It’s here. The grand finale of award season. The Oscars are tomorrow night. The discussion about what will and should win the Best Picture award is always hotly contested, and this year is no different, so I will be ranking all nine of the nominees. As always this list is just my opinion, and I would love to hear yours. What was your favourite movie of last year? What will win tomorrow night? And what should win tomorrow night? Let me know in the comments.
9) Joker – There are plenty of great aspects of Joker, but for me there was too much of the film that felt just ok. The screenplay and storyline feel extremely derivative of Martin Scorsese’s classic work such as Taxi Driver or The King of Comedy whilst Todd Phillips’ direction is really this film’s biggest weak point. That said Joaquin Phoenix is extraordinary, and will be walking away with an Oscar on Sunday, whilst the cinematography and score are exceptional as well, and I wouldn’t be surprised to see the film winning in one of those categories either, particularly score. It just didn’t all come together in the same way as some of the top films this year did for me.
8) Jojo Rabbit – Much like Joker this was a film that’s had exceptional moments and aspects, but never truly coalesced into something great. I loved the moments between the core trio of Jojo Betzler, his mother, and the jewish girl they are sheltering Elsa Korr. There is so much heart and power there. But the comedy doesn’t always work, and is far less prevalent than the trailers would have you think, which is a shame. But the performance from Thomasin McKenzie as Elsa was incredible, and feels like a star making performance. Her chemistry with Scarlett Johansson and Roman Griffin Davis was fantastic as well, and those three are what make Jojo Rabbit.
7) The Irishman – Whilst The Irishman may be long (try having it be your 4th film of the day at a film festival) there’s no doubting that Martin Scorsese has created something truly epic. Featuring a gangster at the end of his life reflecting back on how he got to this point of being alone in his old age, particularly his relationship with union leader Jimmy Hoffa and mob boss Russell Bufalino. It is incredible to see Robert De Niro and Al Pacino, two of the greatest actors of all time, getting to act opposite one another for a substantial time, but it is actually Pesci as Bufalino who winds up stealing the show. Whilst it doesn’t quite reach the heights of Scorsese’s greatest works, The Irishman is a superb film.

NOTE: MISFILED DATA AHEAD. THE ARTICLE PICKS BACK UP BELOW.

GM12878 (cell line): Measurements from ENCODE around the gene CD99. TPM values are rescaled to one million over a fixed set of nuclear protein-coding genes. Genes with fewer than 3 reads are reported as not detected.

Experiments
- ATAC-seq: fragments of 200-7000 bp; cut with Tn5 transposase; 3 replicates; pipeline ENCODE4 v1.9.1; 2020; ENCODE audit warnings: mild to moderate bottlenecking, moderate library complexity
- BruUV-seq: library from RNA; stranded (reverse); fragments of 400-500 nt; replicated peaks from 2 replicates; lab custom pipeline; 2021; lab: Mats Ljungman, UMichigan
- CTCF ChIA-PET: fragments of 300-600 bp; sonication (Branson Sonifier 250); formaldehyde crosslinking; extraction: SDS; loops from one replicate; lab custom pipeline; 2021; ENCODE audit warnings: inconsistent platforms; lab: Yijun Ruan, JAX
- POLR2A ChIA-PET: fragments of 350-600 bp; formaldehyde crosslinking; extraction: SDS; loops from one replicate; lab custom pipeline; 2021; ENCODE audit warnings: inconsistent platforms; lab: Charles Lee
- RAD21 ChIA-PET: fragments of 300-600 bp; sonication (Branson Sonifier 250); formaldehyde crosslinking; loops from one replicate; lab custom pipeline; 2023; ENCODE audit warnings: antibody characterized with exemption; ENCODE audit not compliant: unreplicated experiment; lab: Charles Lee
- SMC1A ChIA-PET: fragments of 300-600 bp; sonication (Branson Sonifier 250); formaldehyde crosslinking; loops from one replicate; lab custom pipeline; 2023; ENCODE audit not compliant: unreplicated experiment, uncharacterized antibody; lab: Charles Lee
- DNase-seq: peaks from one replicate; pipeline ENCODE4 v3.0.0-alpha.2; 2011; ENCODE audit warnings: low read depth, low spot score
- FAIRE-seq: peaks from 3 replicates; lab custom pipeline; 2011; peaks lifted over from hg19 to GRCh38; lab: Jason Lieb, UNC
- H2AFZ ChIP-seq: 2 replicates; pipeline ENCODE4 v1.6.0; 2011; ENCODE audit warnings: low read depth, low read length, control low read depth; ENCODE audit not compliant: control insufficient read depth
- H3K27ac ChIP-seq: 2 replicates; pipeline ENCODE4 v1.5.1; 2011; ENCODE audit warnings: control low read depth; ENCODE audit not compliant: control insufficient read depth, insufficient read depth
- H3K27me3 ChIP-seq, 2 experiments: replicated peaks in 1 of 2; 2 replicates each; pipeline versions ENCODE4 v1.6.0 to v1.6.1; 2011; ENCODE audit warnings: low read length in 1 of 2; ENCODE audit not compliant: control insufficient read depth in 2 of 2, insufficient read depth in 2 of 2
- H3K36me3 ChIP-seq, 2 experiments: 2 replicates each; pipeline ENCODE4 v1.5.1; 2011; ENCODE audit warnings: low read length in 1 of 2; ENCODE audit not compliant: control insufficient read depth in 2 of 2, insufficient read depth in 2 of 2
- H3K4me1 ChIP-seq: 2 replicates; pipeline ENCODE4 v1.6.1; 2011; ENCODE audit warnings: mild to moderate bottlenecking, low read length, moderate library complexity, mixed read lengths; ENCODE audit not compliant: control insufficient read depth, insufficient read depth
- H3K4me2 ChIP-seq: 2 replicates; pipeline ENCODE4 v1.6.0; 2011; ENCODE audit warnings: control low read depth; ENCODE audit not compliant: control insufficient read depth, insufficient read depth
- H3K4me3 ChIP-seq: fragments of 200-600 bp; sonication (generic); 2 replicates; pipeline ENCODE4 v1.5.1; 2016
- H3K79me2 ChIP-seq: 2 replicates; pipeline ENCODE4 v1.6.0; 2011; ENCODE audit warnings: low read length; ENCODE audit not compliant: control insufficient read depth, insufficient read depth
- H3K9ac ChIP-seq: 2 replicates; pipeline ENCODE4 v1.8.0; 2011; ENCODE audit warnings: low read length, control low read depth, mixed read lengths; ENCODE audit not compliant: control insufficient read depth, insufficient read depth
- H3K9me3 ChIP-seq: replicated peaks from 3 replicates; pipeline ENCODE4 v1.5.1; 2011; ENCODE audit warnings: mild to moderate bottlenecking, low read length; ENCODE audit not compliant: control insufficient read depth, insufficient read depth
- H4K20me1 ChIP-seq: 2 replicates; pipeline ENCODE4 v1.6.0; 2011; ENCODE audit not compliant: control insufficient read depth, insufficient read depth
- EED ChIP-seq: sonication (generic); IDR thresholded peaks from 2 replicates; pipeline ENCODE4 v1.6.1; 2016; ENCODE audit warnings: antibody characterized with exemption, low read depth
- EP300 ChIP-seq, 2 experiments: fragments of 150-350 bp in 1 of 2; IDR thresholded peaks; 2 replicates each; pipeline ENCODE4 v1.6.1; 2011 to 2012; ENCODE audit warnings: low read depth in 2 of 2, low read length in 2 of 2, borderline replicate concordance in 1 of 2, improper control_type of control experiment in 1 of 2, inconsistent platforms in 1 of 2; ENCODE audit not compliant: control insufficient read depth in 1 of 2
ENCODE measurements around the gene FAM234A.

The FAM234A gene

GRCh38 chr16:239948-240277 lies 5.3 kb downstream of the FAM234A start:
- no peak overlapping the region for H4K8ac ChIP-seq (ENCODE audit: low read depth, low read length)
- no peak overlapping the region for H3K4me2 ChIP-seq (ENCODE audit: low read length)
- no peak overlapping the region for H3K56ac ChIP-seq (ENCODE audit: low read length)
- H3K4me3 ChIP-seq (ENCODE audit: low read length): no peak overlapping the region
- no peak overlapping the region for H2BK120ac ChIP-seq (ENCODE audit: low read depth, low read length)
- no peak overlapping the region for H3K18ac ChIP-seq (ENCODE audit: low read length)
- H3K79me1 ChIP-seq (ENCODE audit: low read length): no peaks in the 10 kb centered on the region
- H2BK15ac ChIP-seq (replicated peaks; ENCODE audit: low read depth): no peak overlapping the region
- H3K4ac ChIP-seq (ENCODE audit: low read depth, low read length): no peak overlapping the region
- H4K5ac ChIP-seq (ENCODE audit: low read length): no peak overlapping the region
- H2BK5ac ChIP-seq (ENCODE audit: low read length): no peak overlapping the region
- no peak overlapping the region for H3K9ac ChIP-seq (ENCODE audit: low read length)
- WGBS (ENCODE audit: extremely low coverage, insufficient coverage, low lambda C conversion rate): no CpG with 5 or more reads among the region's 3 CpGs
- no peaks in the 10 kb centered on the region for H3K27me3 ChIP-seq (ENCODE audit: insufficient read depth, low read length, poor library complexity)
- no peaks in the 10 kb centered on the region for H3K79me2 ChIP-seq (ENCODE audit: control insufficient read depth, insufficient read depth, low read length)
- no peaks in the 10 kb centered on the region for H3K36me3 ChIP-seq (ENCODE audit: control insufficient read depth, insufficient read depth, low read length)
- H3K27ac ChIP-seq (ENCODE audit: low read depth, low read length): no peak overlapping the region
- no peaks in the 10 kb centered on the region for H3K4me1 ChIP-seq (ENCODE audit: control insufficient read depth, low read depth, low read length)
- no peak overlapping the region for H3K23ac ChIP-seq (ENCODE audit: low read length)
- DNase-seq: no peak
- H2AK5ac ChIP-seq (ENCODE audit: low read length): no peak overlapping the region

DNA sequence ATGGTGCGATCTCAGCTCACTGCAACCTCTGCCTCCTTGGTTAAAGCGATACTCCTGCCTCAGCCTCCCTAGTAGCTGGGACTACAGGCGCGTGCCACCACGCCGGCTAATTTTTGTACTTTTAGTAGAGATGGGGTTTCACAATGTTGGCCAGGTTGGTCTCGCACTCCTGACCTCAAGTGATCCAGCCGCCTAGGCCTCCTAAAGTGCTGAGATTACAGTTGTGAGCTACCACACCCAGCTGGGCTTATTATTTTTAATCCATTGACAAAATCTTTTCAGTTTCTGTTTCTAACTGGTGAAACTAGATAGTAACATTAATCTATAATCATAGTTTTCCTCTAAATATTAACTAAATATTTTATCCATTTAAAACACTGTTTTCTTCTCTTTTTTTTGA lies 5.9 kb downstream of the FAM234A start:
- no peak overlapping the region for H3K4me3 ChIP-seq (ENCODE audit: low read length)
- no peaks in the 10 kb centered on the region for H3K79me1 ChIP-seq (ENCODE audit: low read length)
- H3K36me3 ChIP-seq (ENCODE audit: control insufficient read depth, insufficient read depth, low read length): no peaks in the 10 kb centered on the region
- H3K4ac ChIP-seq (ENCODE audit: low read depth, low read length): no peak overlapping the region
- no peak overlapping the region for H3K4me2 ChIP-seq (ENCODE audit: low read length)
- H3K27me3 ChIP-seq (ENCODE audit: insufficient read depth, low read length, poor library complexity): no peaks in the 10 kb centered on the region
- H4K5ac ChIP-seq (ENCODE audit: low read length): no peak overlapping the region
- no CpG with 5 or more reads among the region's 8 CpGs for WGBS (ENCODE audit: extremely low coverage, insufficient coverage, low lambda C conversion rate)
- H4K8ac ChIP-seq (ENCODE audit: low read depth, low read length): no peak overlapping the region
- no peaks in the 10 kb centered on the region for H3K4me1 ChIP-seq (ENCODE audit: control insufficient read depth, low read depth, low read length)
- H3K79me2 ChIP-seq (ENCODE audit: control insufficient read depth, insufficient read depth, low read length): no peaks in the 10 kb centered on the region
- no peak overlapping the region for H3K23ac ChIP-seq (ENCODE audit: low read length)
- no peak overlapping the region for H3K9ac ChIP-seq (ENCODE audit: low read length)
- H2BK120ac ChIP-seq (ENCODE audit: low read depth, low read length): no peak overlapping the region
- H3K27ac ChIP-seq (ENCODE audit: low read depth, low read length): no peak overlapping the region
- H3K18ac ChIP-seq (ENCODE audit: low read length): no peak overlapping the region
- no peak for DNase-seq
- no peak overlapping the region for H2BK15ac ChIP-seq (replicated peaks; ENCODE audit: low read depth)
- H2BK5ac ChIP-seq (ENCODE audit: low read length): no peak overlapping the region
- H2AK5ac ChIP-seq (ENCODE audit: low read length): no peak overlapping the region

6) Ford v Ferrari – Known as Le Mans ‘66 around most of the world, a far more fitting title given that the film is actually about the employees of Shelby American trying to succeed against the corporate monolith of Ford Motor Company who hate their individuality and want them to succeed whilst also conforming. Matt Damon and Christian Bale are absolutely exceptional as Carol Shelby and Ken Miles, with Bale giving a most extravagant performance, whilst Damon is far more grounded beside him. Director James Mangold did an excellent job of bringing the racing scenes to life, something that can be hard to well cinematically.